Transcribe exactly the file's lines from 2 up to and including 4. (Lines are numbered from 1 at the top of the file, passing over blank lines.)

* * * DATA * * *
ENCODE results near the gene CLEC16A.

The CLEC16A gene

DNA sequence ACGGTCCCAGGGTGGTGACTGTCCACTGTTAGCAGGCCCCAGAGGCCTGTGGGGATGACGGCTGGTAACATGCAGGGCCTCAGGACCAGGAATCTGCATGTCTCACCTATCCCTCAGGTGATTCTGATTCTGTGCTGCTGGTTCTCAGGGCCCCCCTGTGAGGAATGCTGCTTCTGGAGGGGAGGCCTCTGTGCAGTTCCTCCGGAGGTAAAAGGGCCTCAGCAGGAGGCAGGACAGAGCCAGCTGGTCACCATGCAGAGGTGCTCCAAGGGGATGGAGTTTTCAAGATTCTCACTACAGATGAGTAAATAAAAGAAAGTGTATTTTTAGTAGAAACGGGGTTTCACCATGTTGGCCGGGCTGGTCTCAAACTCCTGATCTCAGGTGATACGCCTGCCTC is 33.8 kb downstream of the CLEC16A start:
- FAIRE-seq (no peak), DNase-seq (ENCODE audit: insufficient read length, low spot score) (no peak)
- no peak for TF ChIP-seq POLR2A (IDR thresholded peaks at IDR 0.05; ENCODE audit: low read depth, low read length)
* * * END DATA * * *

The CLEC16A gene

DNA sequence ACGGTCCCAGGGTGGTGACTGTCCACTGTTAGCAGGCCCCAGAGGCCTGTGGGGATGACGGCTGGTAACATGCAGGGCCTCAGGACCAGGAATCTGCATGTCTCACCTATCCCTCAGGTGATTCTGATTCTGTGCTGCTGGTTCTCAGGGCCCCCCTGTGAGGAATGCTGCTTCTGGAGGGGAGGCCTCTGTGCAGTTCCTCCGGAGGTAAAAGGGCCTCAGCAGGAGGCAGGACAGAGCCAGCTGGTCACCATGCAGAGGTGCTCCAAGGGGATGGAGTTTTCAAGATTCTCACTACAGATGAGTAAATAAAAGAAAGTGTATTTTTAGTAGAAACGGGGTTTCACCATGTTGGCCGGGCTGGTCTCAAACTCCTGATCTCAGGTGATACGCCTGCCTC is 33.8 kb downstream of the CLEC16A start:
- FAIRE-seq (no peak), DNase-seq (ENCODE audit: insufficient read length, low spot score) (no peak)